The West Nickel Mines School is long gone. Two of the survivors are now married. Several of the couples who lost their daughters have had more children.
The shooting 10 years ago in a placid Lancaster County hamlet made headlines across the world as the Amish rushed to forgive the shooter. But the grief and pain live on.
On Oct. 2, 2006, a heavily armed milk truck driver, Charles Carl Roberts IV, burst into the West Nickel Mines School shortly after recess. By the time Roberts had committed suicide, less than an hour later, five girls aged 6-13 were dead, and five others severely wounded.
Before the slaughter, Roberts allowed the boys, several visiting adults, and the teacher to leave: It was the teacher who raced to a neighboring home to ask a local farmer to call the police.
Though there had already been numerous school shootings that year, the invasion of a publicity-shy community committed to nonviolence, and the remarkable swiftness with which the Amish offered forgiveness to the killer’s widow and family, drew international attention.
Thousands of condolence letters poured in. So did more tangible assistance, including $4 million from funds established for medical care for the girls who survived. One of them remains at home, her injuries grave enough to confine her to a wheelchair and dependent on ongoing medical care.
Though the Amish generally do not accept charity, the medical expenses associated with treating survivors would have been unsustainable without such help.
The New Hope school has replaced the old schoolhouse, which was razed soon after the tragedy.
The children’s teacher has married and left the profession.
“All the families talk about living with the new normal, which means making a place for the grief and pain,” said Herman Bontrager, a businessman and longtime friend of the local Amish community who became their representative in the days after the massacre.
“They all think of living their way through the tragedy, not getting over it. All the families are very grateful for all their children and they see them all as gifts from God.”
Terri Roberts, mother of Charles Roberts, has written “Forgiven: The Amish School Shooting, a Mother’s Love, and a Story of Remarkable Grace,” explaining her search for healing and documenting the generous response of the Amish community. The shooter’s wife, Marie Monville, who has since remarried, has also written a book, “One Light Still Shines: My Life Beyond the Shadow of the Amish Schoolhouse Shooting.”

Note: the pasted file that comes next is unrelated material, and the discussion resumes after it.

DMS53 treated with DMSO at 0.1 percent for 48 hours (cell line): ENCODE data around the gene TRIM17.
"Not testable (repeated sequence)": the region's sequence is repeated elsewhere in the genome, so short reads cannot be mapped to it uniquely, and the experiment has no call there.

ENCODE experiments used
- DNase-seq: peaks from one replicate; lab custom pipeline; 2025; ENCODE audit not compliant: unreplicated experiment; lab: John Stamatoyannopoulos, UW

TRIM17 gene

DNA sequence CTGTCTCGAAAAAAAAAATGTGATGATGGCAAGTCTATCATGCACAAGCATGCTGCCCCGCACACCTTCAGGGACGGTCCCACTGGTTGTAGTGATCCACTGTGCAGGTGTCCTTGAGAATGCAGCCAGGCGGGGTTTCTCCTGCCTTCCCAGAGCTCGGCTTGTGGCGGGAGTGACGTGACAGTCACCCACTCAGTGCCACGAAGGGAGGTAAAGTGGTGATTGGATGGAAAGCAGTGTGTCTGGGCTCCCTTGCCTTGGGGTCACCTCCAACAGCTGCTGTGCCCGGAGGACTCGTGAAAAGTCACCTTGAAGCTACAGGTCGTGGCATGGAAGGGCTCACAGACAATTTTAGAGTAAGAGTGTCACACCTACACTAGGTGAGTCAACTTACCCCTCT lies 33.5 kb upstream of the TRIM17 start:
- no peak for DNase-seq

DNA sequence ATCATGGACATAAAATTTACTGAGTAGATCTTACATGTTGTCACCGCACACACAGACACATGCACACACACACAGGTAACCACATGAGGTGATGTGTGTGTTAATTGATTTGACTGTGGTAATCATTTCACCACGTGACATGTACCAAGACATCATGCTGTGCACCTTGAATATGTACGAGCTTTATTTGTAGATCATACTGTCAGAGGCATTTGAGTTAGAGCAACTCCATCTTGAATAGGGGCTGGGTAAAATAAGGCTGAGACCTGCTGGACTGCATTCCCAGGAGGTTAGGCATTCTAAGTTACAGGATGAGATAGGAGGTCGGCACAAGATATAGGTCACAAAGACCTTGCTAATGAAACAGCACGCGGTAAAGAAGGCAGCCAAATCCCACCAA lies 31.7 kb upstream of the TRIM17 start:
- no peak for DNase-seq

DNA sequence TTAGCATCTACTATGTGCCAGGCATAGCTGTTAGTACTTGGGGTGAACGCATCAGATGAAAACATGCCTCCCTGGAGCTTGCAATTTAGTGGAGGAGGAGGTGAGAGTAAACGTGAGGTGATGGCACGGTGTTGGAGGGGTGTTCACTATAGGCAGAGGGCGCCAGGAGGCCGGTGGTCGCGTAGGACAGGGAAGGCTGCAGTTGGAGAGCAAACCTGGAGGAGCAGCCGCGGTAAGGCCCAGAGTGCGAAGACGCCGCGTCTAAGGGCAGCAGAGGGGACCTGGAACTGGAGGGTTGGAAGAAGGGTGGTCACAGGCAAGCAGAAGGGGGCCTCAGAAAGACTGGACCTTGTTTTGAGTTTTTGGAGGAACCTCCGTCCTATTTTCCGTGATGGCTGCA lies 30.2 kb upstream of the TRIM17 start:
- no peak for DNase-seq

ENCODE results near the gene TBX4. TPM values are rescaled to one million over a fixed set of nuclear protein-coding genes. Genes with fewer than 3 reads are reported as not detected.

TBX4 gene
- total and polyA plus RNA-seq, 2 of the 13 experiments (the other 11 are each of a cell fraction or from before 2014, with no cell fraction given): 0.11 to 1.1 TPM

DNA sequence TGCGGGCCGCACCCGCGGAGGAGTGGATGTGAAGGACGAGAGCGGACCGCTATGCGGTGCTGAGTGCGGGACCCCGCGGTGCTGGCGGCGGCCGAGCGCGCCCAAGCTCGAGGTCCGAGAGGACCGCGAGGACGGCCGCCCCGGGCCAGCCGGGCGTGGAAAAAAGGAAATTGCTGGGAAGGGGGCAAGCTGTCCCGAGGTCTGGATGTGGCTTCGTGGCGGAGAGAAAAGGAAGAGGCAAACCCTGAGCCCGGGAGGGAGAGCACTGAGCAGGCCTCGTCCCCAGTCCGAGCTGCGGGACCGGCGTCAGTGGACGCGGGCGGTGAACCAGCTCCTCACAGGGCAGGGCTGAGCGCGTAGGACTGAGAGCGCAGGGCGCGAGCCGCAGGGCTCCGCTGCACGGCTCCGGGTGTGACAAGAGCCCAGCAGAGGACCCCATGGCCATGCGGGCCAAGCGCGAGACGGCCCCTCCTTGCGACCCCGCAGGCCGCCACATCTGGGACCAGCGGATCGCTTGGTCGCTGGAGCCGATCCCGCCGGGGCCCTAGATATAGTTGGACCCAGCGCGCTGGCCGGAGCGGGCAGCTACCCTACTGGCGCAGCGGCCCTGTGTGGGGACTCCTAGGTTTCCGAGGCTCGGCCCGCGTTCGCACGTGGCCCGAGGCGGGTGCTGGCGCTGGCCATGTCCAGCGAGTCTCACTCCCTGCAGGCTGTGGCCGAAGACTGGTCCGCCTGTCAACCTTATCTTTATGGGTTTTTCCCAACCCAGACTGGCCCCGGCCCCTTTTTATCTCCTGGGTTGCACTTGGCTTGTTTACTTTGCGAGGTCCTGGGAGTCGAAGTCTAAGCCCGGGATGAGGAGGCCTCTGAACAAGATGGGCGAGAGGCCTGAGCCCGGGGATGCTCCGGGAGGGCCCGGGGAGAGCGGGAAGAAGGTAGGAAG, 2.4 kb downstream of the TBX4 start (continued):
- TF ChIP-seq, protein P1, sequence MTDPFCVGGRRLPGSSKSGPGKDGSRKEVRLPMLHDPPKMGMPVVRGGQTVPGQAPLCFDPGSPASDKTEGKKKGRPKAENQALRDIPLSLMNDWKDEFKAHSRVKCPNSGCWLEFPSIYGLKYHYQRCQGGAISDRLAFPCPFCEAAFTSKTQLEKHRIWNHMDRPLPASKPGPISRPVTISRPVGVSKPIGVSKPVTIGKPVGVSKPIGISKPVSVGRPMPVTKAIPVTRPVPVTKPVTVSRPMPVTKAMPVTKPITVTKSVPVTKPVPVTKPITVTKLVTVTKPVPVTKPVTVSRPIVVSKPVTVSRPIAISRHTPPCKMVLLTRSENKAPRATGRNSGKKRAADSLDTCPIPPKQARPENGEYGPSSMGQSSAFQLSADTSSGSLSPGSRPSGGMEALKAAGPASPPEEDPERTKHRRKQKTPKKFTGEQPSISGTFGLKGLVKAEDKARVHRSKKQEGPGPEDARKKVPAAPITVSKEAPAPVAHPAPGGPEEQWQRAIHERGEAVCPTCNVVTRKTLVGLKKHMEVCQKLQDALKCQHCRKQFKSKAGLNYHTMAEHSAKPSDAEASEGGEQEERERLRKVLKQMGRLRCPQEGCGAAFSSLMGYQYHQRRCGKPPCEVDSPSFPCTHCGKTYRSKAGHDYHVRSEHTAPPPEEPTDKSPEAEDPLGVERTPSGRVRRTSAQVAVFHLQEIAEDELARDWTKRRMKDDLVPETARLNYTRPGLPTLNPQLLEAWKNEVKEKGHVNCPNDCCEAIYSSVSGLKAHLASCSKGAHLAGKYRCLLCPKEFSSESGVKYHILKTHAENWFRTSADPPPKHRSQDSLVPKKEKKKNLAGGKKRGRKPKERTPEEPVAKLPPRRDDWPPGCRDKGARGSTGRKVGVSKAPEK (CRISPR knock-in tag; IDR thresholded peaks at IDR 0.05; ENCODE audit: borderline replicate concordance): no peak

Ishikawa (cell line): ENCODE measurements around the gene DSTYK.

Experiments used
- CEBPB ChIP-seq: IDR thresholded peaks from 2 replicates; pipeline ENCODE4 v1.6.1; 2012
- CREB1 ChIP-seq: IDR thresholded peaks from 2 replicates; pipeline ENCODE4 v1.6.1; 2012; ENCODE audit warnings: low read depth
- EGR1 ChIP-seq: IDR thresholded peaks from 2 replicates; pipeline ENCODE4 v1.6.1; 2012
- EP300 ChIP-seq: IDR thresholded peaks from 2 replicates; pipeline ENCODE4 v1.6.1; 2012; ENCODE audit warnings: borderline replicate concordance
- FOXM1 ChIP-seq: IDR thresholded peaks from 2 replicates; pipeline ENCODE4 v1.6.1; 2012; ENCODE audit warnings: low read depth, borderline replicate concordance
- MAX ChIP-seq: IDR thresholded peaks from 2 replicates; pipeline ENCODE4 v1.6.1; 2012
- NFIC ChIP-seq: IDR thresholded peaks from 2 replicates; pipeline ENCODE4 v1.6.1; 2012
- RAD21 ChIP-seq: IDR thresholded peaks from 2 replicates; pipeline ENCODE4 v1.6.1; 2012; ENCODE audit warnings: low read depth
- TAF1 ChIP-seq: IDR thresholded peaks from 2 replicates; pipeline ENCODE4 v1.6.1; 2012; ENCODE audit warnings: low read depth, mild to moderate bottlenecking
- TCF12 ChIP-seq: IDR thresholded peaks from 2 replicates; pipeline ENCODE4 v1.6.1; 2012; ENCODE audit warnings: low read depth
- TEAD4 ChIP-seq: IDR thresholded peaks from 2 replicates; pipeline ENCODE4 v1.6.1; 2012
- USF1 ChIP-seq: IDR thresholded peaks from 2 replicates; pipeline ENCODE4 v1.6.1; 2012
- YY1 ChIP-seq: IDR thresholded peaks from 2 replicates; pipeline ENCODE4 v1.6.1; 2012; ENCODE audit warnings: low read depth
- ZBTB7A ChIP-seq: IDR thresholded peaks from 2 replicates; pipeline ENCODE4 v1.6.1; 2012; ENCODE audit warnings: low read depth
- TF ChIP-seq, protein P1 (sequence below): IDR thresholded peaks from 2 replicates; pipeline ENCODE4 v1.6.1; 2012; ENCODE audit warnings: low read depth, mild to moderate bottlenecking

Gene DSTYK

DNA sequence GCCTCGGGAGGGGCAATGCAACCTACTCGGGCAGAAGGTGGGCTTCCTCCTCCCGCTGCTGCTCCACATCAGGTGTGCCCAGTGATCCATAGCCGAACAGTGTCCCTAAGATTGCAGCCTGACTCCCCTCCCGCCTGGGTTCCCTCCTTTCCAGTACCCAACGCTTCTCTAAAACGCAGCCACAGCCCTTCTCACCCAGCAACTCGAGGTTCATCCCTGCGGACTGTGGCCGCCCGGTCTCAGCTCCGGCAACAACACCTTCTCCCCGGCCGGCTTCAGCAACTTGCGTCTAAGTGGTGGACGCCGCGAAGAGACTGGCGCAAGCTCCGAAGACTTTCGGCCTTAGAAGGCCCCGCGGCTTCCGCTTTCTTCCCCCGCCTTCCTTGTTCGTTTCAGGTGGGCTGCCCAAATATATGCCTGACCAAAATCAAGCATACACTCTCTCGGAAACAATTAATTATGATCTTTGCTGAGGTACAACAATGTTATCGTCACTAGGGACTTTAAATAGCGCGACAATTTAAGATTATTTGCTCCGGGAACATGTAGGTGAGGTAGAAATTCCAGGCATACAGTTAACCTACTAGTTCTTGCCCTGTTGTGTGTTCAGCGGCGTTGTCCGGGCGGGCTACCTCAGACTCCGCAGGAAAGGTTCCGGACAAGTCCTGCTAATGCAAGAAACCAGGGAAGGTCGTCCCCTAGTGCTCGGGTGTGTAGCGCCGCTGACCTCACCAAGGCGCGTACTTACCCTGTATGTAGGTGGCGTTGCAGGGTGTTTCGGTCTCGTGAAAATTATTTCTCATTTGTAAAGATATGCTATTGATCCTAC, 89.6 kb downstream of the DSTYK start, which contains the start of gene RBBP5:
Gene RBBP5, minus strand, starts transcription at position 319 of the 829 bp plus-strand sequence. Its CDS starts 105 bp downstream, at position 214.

But as Bontrager makes clear, the Amish understand forgiveness, and a determination not to seek revenge, as a natural response to faith teachings.
“The Amish aren’t all perfect,” said Bontrager. “The first thing they tell me is that they are human, just like everyone else. But they have led the way in this sense: they showed that a 500-year-old subculture has been able, for a long time, to hold on to nonviolence and nonresistance. It takes practice and discipline.”
“Simply stated, the Lord’s Prayer as it is taught is very important to us,” said a local Amish church leader who has walked alongside the families since that horrific first day.
Nicki Weisensee Egan, a senior writer for People Magazine who covered the Nickel Mines shootings, said the nation was captivated by the Amish gesture of forgiveness.
“The way that they were able to (reach out to the killer’s family) so quickly and hold on to their faith captured people’s hearts, including mine,” she said. “I think it’s extraordinary.”
As they grieved, the Amish community in Lancaster continued normal pursuits: farming, construction and crafts.
“I think the families who had children in the schoolhouse found powerful therapeutic healing for their grief in the close bonds and networks of care in the Amish community,” said Donald Kraybill, senior fellow emeritus at Elizabethtown College’s Young Center, and one of the co-authors of “Amish Grace: How Forgiveness Transcended Tragedy.”
“The best counseling was from the families who had girls pass away, when we all got together,” said one father who lost his 12-year-old daughter in the schoolhouse shootings but asked that his name not be published. “We did that a lot.”
Amish couples have traveled to towns affected by other school shootings, including Newtown, Conn., and Blacksburg, Va., the sites of two other mass shootings. “We’ve reached out and that was always a blessing,” said the father. “The best general message I could give to anyone is to actively seek God’s help because faith is very important.”
“If there is someone who is struggling from the loss of a child, spouse or parents, the most important thing is to talk to someone about it,” he added. “Find someone you trust, because bottling it up inside causes bitterness and bitterness brings hatred.”
Though he says he’s sure that the shootings weren’t part of God’s plan, “this is something he permitted as a way to get his name recognized in ways that might not have happened otherwise,” he concluded. “That’s as much as my human mind understands, and a thought I’ve become comfortable with.”
Elizabeth Evans is a correspondent based in Chester County, Pa.
Courtesy: Religion News Service
Photo: Amish community members work at the scene of the one-room schoolhouse shootings on Oct. 2, 2006, that left five wounded and five dead in Nickel Mines, near Lancaster, Pa., on Oct. 9, 2006. The schoolhouse was demolished within two weeks after the shootings.
Photo courtesy: REUTERS/Tim Shaffer
Publication date: October 3, 2016